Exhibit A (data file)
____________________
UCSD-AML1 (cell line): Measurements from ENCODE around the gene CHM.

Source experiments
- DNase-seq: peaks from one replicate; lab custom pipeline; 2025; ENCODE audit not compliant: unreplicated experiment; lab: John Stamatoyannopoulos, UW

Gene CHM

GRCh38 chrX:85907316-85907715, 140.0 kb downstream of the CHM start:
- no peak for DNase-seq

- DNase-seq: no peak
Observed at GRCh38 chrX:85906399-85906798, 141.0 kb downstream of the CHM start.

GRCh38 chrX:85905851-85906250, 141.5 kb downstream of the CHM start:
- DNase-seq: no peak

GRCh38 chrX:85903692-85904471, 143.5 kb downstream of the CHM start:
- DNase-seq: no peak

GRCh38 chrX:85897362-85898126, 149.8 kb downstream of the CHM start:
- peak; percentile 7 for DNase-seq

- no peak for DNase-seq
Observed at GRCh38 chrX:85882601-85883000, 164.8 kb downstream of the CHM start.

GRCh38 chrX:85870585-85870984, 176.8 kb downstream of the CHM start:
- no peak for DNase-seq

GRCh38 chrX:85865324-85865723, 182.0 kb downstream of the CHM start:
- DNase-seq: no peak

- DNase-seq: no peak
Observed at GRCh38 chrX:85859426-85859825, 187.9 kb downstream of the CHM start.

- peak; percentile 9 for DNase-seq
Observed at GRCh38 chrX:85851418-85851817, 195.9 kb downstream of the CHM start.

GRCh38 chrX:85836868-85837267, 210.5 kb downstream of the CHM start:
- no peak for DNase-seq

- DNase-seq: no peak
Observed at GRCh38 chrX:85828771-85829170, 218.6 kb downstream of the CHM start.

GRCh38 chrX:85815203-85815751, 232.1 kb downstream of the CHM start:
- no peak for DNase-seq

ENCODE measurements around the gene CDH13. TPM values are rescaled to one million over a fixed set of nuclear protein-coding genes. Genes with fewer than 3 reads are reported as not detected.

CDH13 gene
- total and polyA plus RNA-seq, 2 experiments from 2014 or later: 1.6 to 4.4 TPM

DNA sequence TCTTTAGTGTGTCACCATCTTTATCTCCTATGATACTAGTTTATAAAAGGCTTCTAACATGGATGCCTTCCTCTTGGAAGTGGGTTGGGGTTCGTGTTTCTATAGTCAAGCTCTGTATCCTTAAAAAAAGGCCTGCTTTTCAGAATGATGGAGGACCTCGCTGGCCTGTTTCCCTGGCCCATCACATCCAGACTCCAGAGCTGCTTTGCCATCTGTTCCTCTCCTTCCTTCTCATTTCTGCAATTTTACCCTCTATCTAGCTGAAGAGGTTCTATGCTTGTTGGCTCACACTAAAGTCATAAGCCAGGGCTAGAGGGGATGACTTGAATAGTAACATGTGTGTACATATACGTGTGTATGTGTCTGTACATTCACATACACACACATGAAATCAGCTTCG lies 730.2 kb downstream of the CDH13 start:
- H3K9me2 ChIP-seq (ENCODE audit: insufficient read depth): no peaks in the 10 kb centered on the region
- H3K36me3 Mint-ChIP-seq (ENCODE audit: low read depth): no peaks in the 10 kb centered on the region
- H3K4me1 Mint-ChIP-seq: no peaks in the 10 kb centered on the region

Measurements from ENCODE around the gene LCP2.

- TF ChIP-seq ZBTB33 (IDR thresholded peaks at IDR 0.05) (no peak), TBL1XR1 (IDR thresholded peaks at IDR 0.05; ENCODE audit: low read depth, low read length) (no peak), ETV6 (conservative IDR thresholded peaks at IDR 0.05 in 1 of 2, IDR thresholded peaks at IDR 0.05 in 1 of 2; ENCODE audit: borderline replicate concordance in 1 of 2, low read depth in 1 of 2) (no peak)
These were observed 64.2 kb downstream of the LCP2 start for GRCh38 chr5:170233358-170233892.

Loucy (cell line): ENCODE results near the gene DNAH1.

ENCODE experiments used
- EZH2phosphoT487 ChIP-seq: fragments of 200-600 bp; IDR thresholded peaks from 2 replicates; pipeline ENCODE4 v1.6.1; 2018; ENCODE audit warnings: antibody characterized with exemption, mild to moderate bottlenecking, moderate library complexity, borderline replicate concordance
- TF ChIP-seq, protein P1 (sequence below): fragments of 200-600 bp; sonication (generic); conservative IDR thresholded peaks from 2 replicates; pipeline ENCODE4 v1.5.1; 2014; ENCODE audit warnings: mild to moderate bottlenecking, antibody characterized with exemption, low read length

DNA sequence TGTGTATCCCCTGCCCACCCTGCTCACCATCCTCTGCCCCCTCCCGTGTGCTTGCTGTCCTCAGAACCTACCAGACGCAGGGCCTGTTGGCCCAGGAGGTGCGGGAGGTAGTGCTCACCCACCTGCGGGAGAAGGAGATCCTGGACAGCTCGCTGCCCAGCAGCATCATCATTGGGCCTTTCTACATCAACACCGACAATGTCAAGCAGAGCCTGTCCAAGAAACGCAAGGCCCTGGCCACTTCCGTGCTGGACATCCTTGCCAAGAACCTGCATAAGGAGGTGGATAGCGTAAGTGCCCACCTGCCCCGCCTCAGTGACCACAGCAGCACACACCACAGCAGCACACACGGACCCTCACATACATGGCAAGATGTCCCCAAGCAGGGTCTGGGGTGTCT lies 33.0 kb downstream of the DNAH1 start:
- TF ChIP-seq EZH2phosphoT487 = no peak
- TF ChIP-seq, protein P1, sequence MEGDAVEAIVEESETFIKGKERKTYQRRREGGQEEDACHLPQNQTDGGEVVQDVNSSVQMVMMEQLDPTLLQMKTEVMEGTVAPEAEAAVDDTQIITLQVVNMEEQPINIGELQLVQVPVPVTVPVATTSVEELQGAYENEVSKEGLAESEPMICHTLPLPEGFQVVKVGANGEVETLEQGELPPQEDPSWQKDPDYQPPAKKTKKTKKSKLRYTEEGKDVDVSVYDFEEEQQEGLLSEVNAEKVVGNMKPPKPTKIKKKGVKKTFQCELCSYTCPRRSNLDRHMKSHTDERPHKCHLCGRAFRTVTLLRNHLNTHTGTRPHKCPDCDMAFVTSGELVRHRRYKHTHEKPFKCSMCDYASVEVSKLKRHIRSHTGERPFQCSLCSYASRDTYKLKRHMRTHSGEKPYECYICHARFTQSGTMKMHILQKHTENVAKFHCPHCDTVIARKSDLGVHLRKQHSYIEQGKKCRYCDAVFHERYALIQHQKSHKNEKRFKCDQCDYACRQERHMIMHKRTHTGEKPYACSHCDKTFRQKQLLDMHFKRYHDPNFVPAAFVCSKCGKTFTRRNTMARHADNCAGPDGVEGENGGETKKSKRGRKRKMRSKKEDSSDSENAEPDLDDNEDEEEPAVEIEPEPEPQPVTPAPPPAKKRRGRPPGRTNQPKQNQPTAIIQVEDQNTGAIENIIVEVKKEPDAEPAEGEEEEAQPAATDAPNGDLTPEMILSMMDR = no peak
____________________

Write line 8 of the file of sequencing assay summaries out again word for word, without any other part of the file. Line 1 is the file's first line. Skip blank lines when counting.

Observed at GRCh38 chrX:85906399-85906798, 141.0 kb downstream of the CHM start.